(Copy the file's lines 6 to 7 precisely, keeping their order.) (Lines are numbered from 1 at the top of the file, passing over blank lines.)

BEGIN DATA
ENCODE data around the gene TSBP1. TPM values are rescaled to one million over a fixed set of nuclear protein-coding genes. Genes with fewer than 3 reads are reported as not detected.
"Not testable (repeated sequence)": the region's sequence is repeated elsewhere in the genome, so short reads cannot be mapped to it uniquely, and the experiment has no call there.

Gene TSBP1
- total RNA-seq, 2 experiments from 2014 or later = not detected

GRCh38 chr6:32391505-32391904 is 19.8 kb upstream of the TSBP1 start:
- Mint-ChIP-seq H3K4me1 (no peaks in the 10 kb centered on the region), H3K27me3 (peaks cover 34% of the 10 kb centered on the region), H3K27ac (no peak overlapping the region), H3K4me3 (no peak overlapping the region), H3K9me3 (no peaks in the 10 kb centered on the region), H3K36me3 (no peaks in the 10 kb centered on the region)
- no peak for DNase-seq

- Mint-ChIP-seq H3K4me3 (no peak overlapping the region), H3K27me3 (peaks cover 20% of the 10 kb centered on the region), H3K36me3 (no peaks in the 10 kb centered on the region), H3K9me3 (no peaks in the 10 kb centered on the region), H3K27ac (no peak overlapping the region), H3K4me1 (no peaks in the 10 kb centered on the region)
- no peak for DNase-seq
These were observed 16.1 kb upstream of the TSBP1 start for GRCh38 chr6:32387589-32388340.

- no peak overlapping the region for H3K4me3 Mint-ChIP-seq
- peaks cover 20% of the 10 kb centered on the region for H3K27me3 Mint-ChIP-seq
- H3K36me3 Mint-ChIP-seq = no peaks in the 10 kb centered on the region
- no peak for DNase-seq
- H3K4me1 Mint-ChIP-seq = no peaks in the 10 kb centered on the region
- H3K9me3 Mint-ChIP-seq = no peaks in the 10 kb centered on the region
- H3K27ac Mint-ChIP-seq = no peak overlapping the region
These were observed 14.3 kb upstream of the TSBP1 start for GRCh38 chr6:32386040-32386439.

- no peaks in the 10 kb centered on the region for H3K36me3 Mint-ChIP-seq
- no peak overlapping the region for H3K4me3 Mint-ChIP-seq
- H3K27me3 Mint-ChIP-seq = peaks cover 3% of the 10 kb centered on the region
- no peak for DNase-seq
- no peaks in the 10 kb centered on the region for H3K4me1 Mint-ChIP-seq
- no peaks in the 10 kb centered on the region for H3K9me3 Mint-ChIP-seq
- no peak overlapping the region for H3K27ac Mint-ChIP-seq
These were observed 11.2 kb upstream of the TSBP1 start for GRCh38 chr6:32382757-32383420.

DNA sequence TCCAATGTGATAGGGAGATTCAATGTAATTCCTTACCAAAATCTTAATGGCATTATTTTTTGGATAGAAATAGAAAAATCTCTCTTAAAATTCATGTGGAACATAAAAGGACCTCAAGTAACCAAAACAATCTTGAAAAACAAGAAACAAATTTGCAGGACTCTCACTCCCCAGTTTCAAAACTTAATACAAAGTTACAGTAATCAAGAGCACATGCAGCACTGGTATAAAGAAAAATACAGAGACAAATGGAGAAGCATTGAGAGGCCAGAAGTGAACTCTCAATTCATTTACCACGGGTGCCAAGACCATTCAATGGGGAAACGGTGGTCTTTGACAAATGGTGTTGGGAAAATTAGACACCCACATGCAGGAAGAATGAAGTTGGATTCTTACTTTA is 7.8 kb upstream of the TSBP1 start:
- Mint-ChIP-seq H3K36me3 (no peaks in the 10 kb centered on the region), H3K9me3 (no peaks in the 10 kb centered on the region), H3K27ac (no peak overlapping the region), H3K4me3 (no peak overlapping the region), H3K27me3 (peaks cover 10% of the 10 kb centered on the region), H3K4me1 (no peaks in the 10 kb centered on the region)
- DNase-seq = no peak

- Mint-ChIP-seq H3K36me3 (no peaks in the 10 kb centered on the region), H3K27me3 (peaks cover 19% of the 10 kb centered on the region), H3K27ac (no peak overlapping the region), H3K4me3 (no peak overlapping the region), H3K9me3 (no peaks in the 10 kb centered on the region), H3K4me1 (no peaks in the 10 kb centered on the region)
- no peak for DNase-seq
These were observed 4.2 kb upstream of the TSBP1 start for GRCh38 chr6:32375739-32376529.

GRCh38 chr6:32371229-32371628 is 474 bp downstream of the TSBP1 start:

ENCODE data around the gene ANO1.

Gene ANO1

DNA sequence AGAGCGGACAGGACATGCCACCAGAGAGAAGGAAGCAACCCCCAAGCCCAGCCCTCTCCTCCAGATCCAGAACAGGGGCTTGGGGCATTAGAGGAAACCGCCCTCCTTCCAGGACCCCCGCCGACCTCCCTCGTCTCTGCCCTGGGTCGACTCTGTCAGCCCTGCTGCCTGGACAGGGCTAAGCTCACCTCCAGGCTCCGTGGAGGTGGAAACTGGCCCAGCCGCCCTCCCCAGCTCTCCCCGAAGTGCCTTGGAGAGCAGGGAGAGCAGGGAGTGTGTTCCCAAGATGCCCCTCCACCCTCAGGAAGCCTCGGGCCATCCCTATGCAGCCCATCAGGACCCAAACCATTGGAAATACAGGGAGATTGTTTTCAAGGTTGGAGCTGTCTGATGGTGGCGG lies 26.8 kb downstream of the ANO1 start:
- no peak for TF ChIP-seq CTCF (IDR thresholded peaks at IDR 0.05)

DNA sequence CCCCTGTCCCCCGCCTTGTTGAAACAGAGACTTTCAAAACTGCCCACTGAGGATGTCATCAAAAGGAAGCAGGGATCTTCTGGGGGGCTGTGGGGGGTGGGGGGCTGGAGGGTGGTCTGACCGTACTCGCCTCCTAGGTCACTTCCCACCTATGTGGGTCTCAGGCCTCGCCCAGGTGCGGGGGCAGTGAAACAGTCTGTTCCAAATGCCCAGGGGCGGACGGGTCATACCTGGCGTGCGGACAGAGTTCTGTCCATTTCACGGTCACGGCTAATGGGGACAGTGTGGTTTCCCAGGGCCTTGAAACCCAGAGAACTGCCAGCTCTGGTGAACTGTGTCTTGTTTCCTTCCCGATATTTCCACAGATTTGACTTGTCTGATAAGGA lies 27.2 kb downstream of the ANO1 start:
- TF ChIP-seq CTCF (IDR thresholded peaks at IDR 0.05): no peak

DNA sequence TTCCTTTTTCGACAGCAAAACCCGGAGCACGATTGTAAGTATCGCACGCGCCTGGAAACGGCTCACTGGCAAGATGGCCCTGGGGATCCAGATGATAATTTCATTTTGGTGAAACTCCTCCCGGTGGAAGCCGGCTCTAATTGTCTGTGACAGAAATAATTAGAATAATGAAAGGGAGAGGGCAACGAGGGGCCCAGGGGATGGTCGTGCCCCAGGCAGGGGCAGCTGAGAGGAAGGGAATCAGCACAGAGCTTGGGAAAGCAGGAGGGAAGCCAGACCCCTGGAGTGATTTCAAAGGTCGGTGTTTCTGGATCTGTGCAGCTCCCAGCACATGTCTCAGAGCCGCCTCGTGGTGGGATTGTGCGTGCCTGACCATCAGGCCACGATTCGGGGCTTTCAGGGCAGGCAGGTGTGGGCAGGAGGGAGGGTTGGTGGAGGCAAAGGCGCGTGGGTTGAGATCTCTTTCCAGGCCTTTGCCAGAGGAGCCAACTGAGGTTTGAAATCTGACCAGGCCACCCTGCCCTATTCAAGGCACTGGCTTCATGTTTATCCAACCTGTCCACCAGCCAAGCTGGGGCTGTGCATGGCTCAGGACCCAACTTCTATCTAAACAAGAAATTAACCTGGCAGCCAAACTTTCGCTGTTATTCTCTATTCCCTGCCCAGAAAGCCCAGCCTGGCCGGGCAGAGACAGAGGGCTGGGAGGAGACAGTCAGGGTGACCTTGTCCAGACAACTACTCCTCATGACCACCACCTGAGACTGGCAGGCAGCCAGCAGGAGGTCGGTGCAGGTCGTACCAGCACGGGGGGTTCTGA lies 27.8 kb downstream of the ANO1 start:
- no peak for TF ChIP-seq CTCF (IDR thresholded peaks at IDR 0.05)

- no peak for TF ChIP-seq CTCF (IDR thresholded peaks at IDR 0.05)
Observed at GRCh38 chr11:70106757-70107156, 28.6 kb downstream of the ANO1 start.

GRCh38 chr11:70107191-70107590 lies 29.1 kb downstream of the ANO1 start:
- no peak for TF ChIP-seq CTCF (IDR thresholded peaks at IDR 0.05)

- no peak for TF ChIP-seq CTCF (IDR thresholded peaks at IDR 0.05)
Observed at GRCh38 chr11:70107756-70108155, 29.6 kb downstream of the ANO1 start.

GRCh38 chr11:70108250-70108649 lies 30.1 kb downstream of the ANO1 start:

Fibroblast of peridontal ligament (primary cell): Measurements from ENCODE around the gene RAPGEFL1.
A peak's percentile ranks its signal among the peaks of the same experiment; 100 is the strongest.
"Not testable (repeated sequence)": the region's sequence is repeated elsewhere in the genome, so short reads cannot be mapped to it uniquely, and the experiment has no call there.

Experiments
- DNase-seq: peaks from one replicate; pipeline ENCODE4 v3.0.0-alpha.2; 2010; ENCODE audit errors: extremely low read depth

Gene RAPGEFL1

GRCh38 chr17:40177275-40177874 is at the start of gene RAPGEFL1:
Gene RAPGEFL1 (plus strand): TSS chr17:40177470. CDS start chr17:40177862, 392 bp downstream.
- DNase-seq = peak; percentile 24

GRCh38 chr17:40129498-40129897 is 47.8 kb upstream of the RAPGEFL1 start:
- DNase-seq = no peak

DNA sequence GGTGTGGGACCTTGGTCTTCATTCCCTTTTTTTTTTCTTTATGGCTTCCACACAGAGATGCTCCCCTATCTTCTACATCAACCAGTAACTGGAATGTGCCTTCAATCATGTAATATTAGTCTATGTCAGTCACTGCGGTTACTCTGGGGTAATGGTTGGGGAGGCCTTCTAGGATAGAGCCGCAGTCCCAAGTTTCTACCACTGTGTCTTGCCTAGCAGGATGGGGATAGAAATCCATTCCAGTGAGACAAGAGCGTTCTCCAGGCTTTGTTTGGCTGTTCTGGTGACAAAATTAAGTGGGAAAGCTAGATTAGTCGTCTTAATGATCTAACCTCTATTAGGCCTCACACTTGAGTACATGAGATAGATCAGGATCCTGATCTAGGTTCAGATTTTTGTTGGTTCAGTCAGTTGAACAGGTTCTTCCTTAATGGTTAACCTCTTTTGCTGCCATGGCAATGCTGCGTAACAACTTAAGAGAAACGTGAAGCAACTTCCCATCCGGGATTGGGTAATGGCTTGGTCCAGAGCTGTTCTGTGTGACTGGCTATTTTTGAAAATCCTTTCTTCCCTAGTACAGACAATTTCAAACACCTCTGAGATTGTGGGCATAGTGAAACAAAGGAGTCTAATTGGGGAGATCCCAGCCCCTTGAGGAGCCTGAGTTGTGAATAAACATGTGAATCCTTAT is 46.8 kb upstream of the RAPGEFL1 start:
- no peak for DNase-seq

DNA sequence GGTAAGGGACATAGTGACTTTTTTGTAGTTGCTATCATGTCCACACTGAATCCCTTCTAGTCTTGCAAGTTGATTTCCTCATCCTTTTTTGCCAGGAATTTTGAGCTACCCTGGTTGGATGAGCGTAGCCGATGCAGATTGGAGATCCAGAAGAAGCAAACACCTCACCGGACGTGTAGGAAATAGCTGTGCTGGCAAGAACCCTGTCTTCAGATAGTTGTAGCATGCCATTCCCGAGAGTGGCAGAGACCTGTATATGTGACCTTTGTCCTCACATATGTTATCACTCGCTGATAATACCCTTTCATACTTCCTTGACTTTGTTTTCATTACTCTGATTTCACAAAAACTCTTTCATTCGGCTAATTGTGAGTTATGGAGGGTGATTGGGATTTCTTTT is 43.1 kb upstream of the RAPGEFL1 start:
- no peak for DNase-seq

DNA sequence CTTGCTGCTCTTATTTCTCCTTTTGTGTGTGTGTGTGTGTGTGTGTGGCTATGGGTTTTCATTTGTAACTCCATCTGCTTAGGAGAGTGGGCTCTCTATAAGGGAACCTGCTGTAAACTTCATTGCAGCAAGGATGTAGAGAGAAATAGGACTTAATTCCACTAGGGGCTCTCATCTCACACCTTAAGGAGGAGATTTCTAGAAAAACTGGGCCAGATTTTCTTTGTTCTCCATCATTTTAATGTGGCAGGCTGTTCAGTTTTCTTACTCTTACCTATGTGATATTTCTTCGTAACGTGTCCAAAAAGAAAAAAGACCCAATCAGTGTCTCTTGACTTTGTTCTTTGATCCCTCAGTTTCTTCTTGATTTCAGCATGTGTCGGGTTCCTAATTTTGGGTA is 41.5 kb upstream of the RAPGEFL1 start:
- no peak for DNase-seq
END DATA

- Mint-ChIP-seq H3K4me1 (no peaks in the 10 kb centered on the region), H3K27me3 (peaks cover 34% of the 10 kb centered on the region), H3K27ac (no peak overlapping the region), H3K4me3 (no peak overlapping the region), H3K9me3 (no peaks in the 10 kb centered on the region), H3K36me3 (no peaks in the 10 kb centered on the region)
- no peak for DNase-seq